It reminded me of that old adage: "Life's a journey, not a destination." Cliche' I know, but isn't it truth?

While I was planning the trip this summer: Life happened. While Bruno and I were here pontificating: Life happened.

I wouldn't trade any of it. Now, you know what I get to do? Experience what it's like to quit smoking! Experience going from piss- poor to excellent cardio health, and all that comes with it. Sounds a bit extreme, doesn't it? Like Pollyanna on Meth perhaps, but true. Part of the tapestry of life.

My primary goal with this trip has been achieved too. Vitam Impendere Vero: Know yourself. I've learned too many things to count. There is a difference between knowing and improving. To improve, you have to identify, REALLY identify it, then attack it. So, the next mini-phase of my life has been presented to me: try not to have a heart attack!

So there it is, in all it's naked honesty. I didn't make it to Mexico, or even Oklahoma. It's taken a week to put it together, decompress, and re-evaluate, but I don't consider it a failure. I'm better, and wiser for it. Is there really anything else to ask for?

One final word on Bruno. He's doing just fine, of course. He's almost to Lubbock, Texas now and is finding our Texan comrades very agreeable! I'll post a few of his updates on here, so if you're interested to see how things turn out, feel free to check back.

He's about half my age, but he's one of the rare young people, in my experience, that actually teach you something other than quoting textbooks. I admire his courage, honesty, and wisdom. Wisdom's a hard thing to come by at a young age! Oh, and I'll pray for you!!

Wednesday, November 1, 2006

11/1/06: Bike Tour Ends-Repairing Cracked Foundations


November 1, 2006

I've been dreading, or better put: avoiding this. The bike trip failed. Miserably.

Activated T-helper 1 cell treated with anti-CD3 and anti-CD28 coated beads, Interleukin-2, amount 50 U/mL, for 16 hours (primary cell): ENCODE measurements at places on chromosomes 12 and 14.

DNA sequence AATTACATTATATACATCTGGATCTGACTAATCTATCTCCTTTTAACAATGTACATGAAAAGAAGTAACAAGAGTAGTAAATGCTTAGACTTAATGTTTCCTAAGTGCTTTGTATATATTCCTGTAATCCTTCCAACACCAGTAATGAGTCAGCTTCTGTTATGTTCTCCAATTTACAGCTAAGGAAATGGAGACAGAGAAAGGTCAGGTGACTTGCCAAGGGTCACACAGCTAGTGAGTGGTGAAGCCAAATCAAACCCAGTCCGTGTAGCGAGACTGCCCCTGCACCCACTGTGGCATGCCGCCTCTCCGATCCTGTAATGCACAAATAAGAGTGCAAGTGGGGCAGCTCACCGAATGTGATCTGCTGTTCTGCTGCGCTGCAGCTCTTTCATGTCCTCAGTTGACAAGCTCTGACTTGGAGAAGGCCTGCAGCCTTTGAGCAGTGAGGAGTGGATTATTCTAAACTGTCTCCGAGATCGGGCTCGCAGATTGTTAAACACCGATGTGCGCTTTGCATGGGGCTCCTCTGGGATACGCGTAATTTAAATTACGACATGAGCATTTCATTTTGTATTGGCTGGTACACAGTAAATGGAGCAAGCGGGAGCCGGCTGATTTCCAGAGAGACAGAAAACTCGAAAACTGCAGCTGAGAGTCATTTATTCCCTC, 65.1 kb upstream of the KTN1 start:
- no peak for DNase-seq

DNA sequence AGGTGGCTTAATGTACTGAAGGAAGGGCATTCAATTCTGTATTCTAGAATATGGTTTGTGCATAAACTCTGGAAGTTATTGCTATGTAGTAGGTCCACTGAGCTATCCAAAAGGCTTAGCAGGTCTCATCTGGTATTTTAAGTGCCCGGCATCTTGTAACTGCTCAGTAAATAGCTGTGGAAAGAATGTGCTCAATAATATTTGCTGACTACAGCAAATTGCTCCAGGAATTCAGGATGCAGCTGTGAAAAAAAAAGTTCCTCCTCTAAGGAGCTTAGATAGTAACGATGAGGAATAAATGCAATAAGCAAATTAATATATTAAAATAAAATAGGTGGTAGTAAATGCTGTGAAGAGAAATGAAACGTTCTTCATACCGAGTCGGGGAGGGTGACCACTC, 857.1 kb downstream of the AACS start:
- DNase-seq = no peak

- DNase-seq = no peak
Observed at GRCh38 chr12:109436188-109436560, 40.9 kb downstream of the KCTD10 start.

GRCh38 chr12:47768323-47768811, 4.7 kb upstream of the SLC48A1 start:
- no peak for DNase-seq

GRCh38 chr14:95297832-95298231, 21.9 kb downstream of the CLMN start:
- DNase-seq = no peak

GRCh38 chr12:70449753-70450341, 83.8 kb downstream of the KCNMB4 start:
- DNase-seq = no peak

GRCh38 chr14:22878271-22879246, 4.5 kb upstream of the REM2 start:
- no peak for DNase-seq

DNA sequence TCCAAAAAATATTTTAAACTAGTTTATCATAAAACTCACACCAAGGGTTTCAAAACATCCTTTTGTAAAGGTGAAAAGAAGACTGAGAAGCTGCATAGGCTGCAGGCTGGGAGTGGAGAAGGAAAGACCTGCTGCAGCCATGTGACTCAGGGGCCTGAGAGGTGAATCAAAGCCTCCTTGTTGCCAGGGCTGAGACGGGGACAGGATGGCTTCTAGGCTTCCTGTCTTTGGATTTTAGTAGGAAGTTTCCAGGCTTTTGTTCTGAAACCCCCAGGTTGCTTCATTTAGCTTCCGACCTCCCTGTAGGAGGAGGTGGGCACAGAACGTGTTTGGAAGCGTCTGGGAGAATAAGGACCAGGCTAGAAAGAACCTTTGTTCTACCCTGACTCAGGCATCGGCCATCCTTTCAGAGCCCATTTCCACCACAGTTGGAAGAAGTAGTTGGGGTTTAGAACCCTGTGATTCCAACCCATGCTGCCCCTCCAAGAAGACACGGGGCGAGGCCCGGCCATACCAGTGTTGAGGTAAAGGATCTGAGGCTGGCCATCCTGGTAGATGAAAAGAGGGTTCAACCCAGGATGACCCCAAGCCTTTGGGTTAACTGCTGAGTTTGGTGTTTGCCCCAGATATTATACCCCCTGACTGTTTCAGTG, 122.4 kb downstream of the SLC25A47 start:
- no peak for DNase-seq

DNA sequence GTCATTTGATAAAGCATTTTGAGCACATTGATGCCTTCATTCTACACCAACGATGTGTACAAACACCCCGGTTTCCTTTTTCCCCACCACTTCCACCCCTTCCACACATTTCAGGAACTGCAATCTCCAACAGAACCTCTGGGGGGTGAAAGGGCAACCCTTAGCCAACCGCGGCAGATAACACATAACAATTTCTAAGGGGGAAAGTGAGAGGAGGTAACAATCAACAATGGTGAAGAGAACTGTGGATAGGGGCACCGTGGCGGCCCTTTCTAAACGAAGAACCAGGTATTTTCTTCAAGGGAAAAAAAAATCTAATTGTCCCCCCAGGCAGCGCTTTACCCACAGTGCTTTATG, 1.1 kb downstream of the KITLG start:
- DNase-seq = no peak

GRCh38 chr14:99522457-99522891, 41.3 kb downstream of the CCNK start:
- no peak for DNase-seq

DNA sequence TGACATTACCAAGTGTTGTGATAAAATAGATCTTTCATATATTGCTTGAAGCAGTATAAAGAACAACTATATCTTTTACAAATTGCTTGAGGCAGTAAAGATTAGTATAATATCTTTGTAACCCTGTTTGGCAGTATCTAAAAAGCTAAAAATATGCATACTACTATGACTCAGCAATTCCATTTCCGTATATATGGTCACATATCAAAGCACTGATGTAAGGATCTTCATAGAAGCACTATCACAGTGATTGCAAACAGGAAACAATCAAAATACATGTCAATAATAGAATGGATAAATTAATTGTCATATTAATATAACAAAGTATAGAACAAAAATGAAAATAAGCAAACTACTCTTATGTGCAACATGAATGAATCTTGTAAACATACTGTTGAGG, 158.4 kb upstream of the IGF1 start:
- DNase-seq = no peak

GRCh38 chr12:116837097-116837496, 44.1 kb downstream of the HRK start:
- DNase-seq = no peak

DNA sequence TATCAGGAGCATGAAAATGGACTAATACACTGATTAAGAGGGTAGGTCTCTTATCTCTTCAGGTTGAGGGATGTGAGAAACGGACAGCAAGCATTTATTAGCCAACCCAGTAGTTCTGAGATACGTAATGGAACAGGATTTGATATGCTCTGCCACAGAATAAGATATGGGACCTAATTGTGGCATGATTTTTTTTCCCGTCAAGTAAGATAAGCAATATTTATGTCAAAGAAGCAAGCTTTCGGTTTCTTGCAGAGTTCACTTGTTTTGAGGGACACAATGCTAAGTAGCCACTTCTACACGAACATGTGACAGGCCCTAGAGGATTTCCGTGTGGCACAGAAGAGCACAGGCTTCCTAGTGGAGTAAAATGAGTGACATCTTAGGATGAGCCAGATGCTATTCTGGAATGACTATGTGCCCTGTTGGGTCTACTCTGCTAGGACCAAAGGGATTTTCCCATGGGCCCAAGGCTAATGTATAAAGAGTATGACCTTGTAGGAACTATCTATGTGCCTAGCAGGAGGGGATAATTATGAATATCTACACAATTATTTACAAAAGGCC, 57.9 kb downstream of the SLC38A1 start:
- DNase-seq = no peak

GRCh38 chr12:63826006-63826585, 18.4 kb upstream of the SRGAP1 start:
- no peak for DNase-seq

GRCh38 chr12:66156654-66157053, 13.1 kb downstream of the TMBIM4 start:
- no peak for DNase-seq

By the time Bruno and I got to Parker Road on Sunday, I was beginning to get frustrated. Parker Road had very little shoulder and heavy traffic; frightening for someone inexperienced like me. That was the beginning of the end. We got to Franktown, and Bruno's frustration with my pace became apparent. He asked if we could go faster than 8 mph. I understood the concern, but that was the last straw. I became defensive, self-conscious and ill-prepared for what lie ahead. I'm not going to blame Bruno for this -- the seed was planted on the ride down Parker Road. I really didn't like that! Immediately after leaving Franktown on Highway 86; Hills. Big , long climbs. They nearly killed me. If it wasn't my legs, it was my breath. I could only climb at between three and 5 mph. I didn't stop much, only two to three times, but the hills kept coming. It was here that I finally asked, "What the hell am I doing?" and began to think about home. I wasn't enjoying myself. I felt inadequate in comparison to Bruno. Bad things. We finally got to Elizabeth, elevation 6600 feet, 9-miles later, and stopped at the Safeway. We needed to charge the video camera and the cell phone, plus Bruno wanted to sun-dry his sleeping bag. I went into Starbucks, wrote in my journal, and came back 30 to 45 minutes later. All the time since Franktown, I had been stewing: coming up with scenarios and reasons to quit. My entire body was hating that bike.